• Boy Meets Girl: Sarasa and Shuri. First they meet at a hot spring, then they meet again and travel together until they find out they are enemies, have emotional breakdowns and get better in the end.
  • Butt Monkey: Muratake.
  • Break the Cutie
  • Cain and Abel: Shuri and Asagi, to an extent, though it's mostly one-sided on Asagi's part.
  • The Chosen One: Subverted and played straight with Tatara and Sarasa.
  • Cool Big Sis: Chacha to Sarasa. Her crew even addresses her as Big Sister.
  • Crouching Moron, Hidden Badass: Tamon. Muratake and Hida could also qualify.
  • Cycle of Revenge: Eventually averted, when Senju finally decides not to raise her son to seek revenge for his father.
  • Dead Guy Junior: Repeatedly averted. Senju does not name her son after his father, and an omake has Sarasa and Shuri vetoing the idea of naming their children after one another’s dead friends.
  • Deadly Game: The Suzuka Murder Race.
  • Death Is Dramatic: Shido, Taro, Ageha, and Ginko. Tamura really likes her grandiose deaths.
  • Defeat Means Friendship: Sarasa alias Tatara wins her first allies, the pirate crew, this way.
  • Depraved Homosexual: The Snake King.
  • Did You Get a New Haircut?:
  • Dies Wide Open: Ageha, and Taro who dies while looking at the future of the land, and never closes them even after death.
  • Distressed Dude: Hayato in the Abashiri Prison arc.
  • Driven TO Suicide: General Kazan, because of the conflict between his loyalty to the Red King and his love for Chigusa.
  • Everything but the Girl: Asagi.
  • Eyepatch of Power: Ageha. Surprisingly none of the pirates wears one.
  • Eye Scream: Ageha of course, or he would not have his Eyepatch of Power.
  • Genki Girl: Kikune, and a rare male example: Nachi.
  • Good Scars, Evil Scars: Raizo sports a scar across his face - it adds to his warrior look and handsome ruggedness.
  • Half-Identical Twins: when Sarasa decides to impersonate her twin brother, she just cuts her hair and almost everybody believe she is Tatara - even Tatara's fiancee. However, it may be because people deeply want to believe it.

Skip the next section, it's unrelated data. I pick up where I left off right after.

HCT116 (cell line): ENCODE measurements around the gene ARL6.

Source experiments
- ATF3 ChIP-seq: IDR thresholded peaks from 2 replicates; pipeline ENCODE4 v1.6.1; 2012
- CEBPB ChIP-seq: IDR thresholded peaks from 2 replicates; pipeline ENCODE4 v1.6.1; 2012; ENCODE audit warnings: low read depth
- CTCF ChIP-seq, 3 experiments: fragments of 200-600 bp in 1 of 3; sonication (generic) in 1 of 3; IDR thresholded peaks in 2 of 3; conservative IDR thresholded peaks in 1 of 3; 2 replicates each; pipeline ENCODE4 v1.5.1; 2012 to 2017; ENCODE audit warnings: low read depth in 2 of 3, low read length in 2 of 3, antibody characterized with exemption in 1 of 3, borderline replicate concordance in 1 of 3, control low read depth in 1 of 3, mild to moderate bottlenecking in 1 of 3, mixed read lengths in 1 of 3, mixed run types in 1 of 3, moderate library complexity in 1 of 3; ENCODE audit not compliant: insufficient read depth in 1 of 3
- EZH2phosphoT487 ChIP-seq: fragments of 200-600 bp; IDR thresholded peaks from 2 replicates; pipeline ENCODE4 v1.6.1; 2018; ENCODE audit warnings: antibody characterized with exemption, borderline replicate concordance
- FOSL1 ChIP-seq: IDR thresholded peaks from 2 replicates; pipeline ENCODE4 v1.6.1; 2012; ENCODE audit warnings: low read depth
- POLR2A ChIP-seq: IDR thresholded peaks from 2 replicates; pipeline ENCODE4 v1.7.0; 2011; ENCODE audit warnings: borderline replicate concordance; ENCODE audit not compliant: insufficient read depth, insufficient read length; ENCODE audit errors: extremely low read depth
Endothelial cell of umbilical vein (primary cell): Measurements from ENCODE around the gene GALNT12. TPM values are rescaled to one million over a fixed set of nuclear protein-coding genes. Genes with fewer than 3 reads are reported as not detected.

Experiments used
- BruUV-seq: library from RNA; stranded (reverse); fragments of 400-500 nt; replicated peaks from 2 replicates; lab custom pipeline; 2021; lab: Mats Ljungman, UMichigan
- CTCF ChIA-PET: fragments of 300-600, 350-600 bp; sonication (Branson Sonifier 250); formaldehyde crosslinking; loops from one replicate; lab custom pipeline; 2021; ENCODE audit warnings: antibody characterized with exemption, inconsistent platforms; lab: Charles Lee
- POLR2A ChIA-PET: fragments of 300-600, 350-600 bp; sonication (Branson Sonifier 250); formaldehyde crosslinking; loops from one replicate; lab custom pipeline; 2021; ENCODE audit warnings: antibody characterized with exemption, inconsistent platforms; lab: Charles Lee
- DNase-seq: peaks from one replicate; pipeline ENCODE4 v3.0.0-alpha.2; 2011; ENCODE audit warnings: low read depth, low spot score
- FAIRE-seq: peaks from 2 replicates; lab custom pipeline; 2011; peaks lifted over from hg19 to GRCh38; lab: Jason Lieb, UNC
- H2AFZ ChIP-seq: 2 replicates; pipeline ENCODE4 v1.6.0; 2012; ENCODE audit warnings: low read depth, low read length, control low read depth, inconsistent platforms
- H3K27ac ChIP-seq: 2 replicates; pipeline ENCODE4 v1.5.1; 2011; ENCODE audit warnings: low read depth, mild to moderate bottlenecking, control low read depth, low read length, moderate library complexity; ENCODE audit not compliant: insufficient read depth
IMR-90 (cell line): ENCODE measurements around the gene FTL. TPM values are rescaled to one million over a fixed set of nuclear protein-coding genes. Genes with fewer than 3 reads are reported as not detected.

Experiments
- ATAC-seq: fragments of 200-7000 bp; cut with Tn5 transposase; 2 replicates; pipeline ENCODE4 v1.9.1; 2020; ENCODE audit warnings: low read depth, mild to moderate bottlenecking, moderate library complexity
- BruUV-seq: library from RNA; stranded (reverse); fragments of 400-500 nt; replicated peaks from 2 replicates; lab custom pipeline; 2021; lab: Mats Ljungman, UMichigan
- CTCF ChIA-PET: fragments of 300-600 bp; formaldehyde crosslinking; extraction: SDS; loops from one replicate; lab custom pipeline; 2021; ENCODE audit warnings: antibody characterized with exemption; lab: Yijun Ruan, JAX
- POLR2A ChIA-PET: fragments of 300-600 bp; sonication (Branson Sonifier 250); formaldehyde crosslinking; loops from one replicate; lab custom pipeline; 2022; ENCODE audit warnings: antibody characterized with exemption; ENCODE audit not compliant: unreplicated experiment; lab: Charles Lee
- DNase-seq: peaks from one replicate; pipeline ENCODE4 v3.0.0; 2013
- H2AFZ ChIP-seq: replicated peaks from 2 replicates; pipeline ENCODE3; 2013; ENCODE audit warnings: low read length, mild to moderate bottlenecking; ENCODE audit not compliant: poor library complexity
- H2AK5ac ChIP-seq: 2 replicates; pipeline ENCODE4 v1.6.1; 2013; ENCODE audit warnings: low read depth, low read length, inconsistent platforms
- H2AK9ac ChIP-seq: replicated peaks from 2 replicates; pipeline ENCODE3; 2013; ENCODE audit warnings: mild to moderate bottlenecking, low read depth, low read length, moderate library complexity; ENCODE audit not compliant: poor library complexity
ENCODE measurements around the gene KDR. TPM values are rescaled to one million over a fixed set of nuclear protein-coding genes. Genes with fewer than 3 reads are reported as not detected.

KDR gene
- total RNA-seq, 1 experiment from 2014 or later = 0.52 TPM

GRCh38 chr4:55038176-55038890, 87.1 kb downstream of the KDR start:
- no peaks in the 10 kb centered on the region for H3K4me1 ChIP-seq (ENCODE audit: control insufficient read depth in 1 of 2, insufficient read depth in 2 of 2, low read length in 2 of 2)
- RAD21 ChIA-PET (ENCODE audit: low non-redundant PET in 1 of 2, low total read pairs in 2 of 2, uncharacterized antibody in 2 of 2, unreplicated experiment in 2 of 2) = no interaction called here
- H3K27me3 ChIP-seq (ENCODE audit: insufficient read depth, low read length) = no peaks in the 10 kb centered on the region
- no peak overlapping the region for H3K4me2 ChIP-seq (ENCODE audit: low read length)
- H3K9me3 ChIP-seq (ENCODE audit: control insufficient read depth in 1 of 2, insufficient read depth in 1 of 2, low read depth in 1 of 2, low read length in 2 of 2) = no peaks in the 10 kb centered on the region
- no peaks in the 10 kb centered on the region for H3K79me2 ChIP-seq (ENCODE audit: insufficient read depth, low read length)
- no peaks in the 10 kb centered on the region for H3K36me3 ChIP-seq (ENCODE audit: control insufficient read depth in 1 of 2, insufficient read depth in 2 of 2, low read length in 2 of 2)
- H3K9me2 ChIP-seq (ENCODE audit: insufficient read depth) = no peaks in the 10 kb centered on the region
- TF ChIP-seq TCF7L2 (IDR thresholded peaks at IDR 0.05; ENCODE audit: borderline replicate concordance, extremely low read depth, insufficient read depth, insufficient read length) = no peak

• Heroic BSOD: Sarasa after she realizes that her lover Shuri is actually the Red King she has sworn to take revenge on for killing her family. Shuri is in about the same condition.
  • Heel-Face Turn: Kikune eventually betrays the rest of the Four Virtues for Sarasa. Asagi seems to go through a Heel-Face Revolving Door but in the end his loyalties lie with the Tatara Army.
  • Heterosexual Life-Partners: Nachi and Hijiri. The latter even mentions they would've been married if one of them was a woman.
  • Hidden Eyes: Tamon's hair always covers his eyes, even when he cuts it short.
  • Hot-Blooded: Ichimatsu of Hida, whenever anyone attempts to insult him or his lady.
  • Important Haircut: Sarasa cuts off her braids when she decides to pose as her brother. Later, Ageha get one as well.
  • Intrepid Reporter : Taro and Akane with their newspapers
  • Ironic Hell: Ageha gets one of these.
  • Kansai Regional Accent: Prominent among the characters from Kyoto and the Kumano region. Characters from the north feature Tohoku Regional Accents.
  • Ladykiller in Love: Shuri once he gets serious about Sarasa.
  • La Résistance: A major theme. Sarasa recruits and allies with people from all over the country in her quest to overthrow the monarchy.
  • Lima Syndrome: General Kazan actually falls in love with his captive Chigusa- whose child is his king’s sworn enemy- and betrays his king in his efforts to keep her safe.
  • Loads and Loads of Characters
  • Love at First Punch: Sarasa rebuffs Shuri's first advances by bloodying his nose. He's intrigued by the fact that Sarasa does not treat him like other women do.
  • Man Behind the Man: Asagi to the Snake King, since he is the real Blue King. Or is he?
  • Made a Slave: Ageha. Also happens to Shuri. After the disastrous battle where he and Sarasa discover one another's identities, Asagi sells him into slavery.
  • Meaningful Name: See the page quote. Also Senjyu's son. Everybody thinks she'll name him Shido after his father, but she names him Motomochi, basically meaning 'find your own path'.
  • Messianic Archetype: Sarasa. Her coming was even foretold.
  • The Mole: Asagi.
  • My Sibling Will Live Through Me: Sarasa takes on her brother's name and role after his death early in the series.